Garbage collection (computer science)

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In computer science, garbage collection (GC) is a form of automatic memory management. It is a special case of resource management, in which the limited resource being managed is memory. The garbage collector, or just collector, attempts to reclaim garbage, or memory occupied by objects that are no longer in use by the program. Garbage collection was invented by John McCarthy around 1959 to solve problems in Lisp.[1][2]

Garbage collection is often portrayed as the opposite of manual memory management, which requires the programmer to specify which objects to deallocate and return to the memory system. However, many systems use a combination of the two approaches, and other techniques such as stack allocation and region inference can carve off parts of the problem. There is an ambiguity of terms, as theory often uses the terms manual garbage collection and automatic garbage collection rather than manual memory management and garbage collection, and does not restrict garbage collection to memory management, rather considering that any logical or physical resource may be garbage collected.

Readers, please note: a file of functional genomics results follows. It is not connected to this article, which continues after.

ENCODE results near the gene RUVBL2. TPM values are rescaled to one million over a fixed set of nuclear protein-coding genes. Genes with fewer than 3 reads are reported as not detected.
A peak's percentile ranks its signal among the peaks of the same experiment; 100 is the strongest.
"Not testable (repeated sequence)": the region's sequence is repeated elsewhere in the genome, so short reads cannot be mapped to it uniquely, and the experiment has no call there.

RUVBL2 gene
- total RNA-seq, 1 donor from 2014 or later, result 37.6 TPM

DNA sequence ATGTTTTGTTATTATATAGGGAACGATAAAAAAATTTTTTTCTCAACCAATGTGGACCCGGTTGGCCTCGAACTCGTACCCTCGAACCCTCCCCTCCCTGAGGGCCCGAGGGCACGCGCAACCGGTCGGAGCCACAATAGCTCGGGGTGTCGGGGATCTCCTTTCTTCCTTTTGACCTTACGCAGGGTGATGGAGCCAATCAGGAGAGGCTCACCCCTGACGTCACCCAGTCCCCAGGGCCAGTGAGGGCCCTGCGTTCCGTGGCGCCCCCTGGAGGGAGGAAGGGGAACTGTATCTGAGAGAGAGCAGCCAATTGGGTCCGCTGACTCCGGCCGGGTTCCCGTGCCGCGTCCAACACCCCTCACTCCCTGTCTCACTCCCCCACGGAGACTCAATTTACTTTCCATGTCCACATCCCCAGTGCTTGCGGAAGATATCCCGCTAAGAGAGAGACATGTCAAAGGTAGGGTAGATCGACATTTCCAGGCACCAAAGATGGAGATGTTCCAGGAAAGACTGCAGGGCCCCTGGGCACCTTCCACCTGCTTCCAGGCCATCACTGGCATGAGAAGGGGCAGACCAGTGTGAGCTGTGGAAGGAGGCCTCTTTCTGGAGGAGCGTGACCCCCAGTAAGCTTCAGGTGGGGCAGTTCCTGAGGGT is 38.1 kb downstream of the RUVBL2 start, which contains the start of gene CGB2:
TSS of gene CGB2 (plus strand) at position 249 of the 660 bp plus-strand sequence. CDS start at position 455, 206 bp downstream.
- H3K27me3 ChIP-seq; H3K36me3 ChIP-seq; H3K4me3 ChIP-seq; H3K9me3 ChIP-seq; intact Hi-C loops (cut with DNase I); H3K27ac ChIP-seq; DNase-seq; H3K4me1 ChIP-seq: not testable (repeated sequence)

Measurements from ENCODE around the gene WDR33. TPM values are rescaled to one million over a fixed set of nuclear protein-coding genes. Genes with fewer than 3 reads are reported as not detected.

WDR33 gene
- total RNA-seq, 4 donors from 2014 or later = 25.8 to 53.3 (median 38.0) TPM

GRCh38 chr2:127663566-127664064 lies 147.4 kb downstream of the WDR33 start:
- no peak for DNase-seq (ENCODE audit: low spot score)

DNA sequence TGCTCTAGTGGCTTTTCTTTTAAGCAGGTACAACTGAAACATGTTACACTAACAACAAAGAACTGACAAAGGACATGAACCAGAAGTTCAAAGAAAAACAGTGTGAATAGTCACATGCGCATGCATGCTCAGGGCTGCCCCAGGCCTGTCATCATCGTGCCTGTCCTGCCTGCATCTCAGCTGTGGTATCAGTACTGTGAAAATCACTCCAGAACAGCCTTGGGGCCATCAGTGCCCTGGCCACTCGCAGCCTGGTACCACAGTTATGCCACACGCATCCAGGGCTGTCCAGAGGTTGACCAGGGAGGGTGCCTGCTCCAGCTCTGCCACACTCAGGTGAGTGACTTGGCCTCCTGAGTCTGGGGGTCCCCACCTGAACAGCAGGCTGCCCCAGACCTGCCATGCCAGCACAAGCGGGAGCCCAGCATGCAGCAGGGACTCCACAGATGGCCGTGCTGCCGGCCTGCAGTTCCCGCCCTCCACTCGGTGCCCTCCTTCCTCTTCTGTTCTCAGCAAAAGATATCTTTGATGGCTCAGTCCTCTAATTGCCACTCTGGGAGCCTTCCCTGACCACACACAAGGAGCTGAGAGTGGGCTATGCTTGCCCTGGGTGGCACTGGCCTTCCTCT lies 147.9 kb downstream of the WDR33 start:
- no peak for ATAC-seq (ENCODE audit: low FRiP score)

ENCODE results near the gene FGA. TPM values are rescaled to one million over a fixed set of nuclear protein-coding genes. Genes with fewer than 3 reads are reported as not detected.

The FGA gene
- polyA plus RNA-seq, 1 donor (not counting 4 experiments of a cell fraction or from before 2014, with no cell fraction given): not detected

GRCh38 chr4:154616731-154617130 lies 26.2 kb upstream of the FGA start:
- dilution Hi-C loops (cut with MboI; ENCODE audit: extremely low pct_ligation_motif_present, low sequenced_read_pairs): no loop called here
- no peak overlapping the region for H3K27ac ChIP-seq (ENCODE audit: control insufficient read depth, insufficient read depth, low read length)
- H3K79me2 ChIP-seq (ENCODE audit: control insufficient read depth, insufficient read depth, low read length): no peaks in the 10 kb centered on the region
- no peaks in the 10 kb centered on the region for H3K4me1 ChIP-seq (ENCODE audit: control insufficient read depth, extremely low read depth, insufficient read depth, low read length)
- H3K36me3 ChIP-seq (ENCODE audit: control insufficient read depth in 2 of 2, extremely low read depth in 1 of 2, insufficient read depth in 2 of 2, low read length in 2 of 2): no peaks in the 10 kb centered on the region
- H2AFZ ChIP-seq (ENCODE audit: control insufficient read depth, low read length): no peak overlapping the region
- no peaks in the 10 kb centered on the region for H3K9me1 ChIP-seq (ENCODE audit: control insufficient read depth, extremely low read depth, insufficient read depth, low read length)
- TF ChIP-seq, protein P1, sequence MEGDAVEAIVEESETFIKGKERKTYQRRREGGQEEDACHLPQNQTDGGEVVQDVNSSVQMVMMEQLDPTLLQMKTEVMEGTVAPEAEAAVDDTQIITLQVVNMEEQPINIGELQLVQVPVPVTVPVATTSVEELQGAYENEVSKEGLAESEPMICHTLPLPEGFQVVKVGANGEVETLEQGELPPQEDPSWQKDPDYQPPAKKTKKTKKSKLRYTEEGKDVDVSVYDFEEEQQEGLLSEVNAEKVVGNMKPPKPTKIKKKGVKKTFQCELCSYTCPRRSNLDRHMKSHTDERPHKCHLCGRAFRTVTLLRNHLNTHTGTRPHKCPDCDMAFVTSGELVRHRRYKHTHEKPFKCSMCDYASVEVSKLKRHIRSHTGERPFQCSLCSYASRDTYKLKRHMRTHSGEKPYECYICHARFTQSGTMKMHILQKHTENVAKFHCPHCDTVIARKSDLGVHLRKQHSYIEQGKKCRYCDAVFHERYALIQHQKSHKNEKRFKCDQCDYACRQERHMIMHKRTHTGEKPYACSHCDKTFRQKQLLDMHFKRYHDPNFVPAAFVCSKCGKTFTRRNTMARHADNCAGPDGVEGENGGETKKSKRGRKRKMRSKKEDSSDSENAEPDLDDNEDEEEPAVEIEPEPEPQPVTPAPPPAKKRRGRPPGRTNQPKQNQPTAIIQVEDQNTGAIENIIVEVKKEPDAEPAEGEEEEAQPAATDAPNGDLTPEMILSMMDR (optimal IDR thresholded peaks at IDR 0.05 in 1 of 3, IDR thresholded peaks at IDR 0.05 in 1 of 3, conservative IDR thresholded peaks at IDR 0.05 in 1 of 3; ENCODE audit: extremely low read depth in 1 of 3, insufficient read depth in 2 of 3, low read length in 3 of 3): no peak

Garbage collection does not traditionally manage limited resources other than memory that typical programs use, such as network sockets, database handles, user interaction windows, and file and device descriptors. Methods used to manage such resources, particularly destructors, may suffice as well to manage memory, leaving no need for GC. Some GC systems allow such other resources to be associated with a region of memory that, when collected, causes the other resource to be reclaimed; this is called finalization. Finalization may introduce complications limiting its usability, such as intolerable latency between disuse and reclaim of especially limited resources, or a lack of control over which thread performs the work of reclaiming.

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